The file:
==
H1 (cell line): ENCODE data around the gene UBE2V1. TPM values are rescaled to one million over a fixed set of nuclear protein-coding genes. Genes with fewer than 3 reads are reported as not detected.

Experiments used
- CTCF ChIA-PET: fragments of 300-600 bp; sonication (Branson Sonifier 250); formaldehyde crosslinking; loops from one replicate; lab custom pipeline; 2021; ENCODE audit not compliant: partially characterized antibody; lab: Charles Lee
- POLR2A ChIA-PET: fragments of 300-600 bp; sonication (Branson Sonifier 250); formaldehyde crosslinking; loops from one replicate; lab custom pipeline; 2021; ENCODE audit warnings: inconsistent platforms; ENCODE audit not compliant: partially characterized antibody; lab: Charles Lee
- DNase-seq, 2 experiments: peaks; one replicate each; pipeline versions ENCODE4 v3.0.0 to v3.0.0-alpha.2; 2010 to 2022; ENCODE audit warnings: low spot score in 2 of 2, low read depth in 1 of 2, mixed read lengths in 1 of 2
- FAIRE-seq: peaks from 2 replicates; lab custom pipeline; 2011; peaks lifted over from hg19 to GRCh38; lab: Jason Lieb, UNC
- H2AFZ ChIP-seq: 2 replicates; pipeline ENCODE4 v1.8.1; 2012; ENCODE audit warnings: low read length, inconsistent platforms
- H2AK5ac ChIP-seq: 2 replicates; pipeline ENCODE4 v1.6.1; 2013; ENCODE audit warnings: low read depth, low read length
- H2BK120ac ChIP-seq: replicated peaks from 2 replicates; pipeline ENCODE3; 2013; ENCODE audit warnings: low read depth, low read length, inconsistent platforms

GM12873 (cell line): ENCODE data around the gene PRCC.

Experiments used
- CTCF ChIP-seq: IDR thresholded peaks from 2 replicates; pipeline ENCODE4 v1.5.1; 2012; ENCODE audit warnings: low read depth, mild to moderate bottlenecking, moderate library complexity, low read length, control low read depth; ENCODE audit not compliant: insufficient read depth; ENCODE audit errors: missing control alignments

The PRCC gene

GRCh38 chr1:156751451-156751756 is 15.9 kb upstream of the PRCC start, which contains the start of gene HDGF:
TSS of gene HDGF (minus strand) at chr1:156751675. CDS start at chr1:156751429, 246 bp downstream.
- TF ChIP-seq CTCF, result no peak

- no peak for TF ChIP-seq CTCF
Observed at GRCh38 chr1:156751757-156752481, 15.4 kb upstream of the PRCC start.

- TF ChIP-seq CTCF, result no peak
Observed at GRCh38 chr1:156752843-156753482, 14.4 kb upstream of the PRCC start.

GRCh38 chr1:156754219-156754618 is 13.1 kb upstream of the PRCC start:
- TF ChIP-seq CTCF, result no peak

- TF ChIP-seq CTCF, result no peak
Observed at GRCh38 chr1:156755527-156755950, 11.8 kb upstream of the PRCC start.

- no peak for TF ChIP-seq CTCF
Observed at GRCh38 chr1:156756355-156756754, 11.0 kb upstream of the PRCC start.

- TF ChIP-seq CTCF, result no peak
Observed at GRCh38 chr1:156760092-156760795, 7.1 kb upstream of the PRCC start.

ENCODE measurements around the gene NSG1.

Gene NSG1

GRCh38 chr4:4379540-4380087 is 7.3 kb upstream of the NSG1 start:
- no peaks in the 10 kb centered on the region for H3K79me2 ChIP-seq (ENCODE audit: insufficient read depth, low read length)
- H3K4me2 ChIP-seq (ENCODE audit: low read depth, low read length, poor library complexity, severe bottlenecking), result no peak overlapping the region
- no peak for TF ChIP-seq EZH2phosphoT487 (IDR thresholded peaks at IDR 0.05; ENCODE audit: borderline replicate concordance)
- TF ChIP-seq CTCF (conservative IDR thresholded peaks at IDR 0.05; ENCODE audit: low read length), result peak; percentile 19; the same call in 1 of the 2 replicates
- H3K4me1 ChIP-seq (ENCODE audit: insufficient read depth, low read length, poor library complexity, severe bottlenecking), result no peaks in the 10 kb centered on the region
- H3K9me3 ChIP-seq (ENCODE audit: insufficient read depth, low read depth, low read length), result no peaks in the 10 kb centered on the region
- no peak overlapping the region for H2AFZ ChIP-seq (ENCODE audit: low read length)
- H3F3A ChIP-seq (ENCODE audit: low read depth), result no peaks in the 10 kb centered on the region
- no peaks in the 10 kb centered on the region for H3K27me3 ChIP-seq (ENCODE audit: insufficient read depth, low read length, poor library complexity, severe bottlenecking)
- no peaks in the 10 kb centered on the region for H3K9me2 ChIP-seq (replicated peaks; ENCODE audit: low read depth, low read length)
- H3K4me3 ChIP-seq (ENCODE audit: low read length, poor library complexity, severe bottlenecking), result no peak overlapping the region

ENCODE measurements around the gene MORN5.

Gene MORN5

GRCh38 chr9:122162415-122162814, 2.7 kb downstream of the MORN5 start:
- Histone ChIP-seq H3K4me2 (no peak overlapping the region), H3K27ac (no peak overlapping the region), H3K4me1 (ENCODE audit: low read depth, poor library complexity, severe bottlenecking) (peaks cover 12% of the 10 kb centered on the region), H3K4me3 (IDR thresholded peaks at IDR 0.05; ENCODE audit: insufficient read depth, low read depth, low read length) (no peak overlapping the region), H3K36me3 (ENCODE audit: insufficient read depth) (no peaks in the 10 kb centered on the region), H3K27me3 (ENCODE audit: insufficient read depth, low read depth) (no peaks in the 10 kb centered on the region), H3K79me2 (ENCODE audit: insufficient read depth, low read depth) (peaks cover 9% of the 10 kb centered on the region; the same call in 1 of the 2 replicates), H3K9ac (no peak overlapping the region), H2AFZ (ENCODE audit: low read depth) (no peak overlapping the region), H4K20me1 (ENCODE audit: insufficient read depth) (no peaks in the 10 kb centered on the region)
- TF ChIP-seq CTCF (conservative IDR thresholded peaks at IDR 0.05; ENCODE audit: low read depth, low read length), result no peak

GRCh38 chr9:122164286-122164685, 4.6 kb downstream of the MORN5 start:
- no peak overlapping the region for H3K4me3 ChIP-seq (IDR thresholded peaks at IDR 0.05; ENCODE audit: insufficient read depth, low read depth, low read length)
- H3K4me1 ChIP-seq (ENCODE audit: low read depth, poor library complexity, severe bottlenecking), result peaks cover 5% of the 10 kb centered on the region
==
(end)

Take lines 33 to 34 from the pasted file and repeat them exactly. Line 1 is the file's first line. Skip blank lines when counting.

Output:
- H3K4me2 ChIP-seq (ENCODE audit: low read depth, low read length, poor library complexity, severe bottlenecking), result no peak overlapping the region
- no peak for TF ChIP-seq EZH2phosphoT487 (IDR thresholded peaks at IDR 0.05; ENCODE audit: borderline replicate concordance)